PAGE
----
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rotisserie chicken


Rotisserie Chicken Bone Broth Plain & Simple



I’ve made bone broth a few different ways, and there really isn’t a right way, but using a rotisserie chicken is by far the easiest way! I simply use the rotisserie chicken meat for a meal, but instead of getting rid of the chicken carcass, I keep it and use it to make a wonderfully good-for-you bone broth. Sometimes I use the meat to add right back into the broth once it is finished which makes the tastiest chicken soup, and sometimes I make another recipe that calls for shredded chicken and freeze the bone broth once it is finished.




Bone broth is all the rage right now, with bone broth cafe’s popping up in bigger cities like New York. Why? Because of bone broth’s amazing health benefits. It has been called better than botox broth because of the many benefits it contains for skin, hair and nails. Homemade bone broth contains collagen and gelatin that makes your skin plump up & hair shine! It not only makes your outsides glow, but it does amazing things for your inside, too! It heals your gut by coating your intestines and also cushions your joints and relieves inflammation.


I started making bone broth on a regular basis specifically for brain health.  I love learning what I can do with food to make our guts healthy which in turn makes our brains healthy too! The minerals from bones are wonderful, and this method of making bone broth extracts calcium, potassium & the calming mineral, magnesium, right into the broth.

Why not just use store-bought stock? Sometimes I do if it is organic from a brand I trust, and I need convenience. Most of the stocks you can buy at the store do contain gelatin, but is thinned down with water so the gelatin content is very low.  Cheaper brands have to make up the flavor somehow, so they use additives: salt, yeast extracts and MSG. Even the most expensive, organic brands have super high salt content and you have to pay a pretty penny for them.

Any chef will tell you the key to a delicious soup is a nice, hearty, rich, homemade broth. I am known for my delicious homemade soups and the reason why they are so good is because of bone broth. You now know my soup secret! Making your own is so easy, it will make your home smell wonderful & is cost efficient way to give great boosts to your health through food.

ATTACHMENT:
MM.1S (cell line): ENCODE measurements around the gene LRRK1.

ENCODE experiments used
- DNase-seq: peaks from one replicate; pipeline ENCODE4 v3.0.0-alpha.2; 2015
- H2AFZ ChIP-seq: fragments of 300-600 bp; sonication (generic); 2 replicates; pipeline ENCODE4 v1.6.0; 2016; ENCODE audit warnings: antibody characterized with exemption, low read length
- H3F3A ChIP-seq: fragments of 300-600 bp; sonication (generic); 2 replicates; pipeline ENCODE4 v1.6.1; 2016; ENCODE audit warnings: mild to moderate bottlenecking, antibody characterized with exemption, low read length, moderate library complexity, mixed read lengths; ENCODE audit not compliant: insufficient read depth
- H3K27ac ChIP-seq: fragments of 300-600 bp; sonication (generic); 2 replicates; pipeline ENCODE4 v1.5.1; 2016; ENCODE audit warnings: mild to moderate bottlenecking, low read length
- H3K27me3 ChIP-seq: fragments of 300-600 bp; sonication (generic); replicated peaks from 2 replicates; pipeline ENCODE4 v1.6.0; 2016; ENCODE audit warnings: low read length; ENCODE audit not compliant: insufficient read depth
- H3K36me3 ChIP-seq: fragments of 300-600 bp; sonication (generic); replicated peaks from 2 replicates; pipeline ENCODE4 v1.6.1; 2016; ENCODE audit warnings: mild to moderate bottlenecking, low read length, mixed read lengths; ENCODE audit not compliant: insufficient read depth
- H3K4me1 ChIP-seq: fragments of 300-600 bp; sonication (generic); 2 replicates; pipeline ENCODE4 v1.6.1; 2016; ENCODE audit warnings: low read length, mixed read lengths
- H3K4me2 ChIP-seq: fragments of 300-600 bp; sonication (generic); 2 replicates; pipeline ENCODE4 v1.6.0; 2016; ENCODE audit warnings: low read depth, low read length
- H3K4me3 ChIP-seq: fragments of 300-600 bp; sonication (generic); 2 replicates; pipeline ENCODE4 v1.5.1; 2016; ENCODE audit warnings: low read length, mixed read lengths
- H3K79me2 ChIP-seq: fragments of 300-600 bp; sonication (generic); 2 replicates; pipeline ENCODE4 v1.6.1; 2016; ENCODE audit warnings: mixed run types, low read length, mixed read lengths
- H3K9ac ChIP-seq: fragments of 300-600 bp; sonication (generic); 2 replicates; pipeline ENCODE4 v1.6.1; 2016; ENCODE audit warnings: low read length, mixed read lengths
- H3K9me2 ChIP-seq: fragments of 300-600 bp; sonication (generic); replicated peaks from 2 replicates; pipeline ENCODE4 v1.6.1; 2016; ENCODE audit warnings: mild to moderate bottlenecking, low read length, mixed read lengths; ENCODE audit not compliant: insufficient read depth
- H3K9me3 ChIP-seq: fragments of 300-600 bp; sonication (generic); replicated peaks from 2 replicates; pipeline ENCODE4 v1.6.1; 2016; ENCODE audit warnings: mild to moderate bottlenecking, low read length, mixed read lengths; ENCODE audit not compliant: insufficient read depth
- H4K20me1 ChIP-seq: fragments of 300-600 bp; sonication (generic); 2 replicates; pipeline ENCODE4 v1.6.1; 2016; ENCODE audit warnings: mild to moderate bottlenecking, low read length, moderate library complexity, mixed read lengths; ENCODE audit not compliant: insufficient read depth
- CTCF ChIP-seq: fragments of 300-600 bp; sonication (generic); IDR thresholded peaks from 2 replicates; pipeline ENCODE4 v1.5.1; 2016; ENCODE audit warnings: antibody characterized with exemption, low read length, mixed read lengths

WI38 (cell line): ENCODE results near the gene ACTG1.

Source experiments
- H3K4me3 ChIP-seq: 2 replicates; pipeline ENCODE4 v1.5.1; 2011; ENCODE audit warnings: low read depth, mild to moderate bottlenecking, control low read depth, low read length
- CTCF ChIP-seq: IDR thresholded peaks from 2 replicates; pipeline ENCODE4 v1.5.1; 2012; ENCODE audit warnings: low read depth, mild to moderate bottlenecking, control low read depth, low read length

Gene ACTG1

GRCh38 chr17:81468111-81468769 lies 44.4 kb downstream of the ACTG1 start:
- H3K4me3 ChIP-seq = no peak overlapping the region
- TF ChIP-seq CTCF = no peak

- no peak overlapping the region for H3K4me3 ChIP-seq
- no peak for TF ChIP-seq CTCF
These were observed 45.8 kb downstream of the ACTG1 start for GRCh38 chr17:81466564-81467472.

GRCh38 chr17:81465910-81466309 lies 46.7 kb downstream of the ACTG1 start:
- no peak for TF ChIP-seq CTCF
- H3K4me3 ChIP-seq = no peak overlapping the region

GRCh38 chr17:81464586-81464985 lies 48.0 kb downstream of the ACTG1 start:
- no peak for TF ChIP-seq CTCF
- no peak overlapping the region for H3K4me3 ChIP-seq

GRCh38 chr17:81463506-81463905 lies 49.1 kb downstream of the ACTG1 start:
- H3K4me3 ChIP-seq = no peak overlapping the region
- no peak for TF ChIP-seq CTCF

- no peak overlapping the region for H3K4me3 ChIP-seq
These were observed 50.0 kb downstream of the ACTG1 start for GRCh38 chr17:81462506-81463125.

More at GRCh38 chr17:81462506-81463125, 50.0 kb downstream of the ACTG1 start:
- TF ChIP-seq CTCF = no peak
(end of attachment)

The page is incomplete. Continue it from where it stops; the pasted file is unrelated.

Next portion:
Benefits of Drinking Bone Broth

~it is one of the most nutrient dense, whole foods that you can make

~it is super hydrating

~gives steady energy throughout the day if you drink it in the morning. A cup for lunch gives energy during the afternoon energy slump.

~it is rich in amino acids & trace minerals

~research shows that chicken broth boosts immune function


Tips For Making Bone Broth:

~Do not boil. Boiling can destroy collagen molecules. A slow simmer is best.

~Use vinegar when possible to pull out the trace minerals & collagen from the bones.

~Use an organic chicken, one with no hormones & no antibiotics. Whole Foods has organic rotisserie chickens.

~Celebrate if you see that the broth become gelatinous when refrigerated. That is a great sign that you extracted all the good stuff from the bones. That is liquid gold!

~Want to pull even more health benefits from the bones? Soak the bones in cold water with the vinegar & vegetables for 15 minutes to an hour before turning on the heat.

~Oftentimes, there will be wonderful gelatin left in the bottom of the rotisserie container if you have refrigerated the chicken before preparing the broth. Don’t let that go to waste! Dump it right into your broth or save it with your chicken to add later to the soup or whatever dish you are making. You can see it in the picture below.


~Make your own rotisserie chicken in the slow cooker with a Trader Joes Organic whole chicken. {instructions here}

~Bone Broth keeps fresh in refrigerator for up to 5 days.

~Can freeze in mason jars or ice-cube trays.

~Not ready to make bone broth but have leftover bones? Freeze them in a ziplock.

~Not gonna be home for hours? Use a slow cooker instead of the stove. Instructions below.



Bone Broth Plain & Simple

Recipe Type: sides
  • Rotisserie Chicken bones & skin
  • 2 tbsp apple cider vinegar
  • 3 organic carrots halved
  • 3 stalks organic celery halved
  • 1 organic onion halved
  • 6-10 cups water
  • Kosher salt & pepper
  1. Take all meat off a rotisserie chicken. Save the meat and set aside.
  2. Place the carcass & skin in large pan.
  3. Cut up 2 organic carrots, add to the pan.
  4. Cut up 2 organic celery stalks, add to the pan.
  5. Cut an organic onion in half, add to the pan. If organic, can leave skin on.
  6. Add water to the pan, until it comes a few inches above the chicken bones. I never measure the water. It all depends on the size of your pan and the amount of bones you have.
  7. Add the vinegar & pepper.
  8. Optional: Let all soak for 15-1 hour to bring even more gelatin out of the bones.
  9. Bring to a simmer and remove any scum that rises to the top. Remove the scum, but keep the fat.
  10. Reduce the heat to the lowest setting and let simmer for 12-24 hours.
  11. Remove bones from the broth using a slotted spoon, & strain the rest using a mesh strainer until to remove any bone fragments.
  12. Let broth cool, strain, add salt to taste, & store in mason jars. Freezes beautifully!





Bone Broth (Slow Cooker)
Recipe Type: sides
  • Rotisserie Chicken Bones & Skin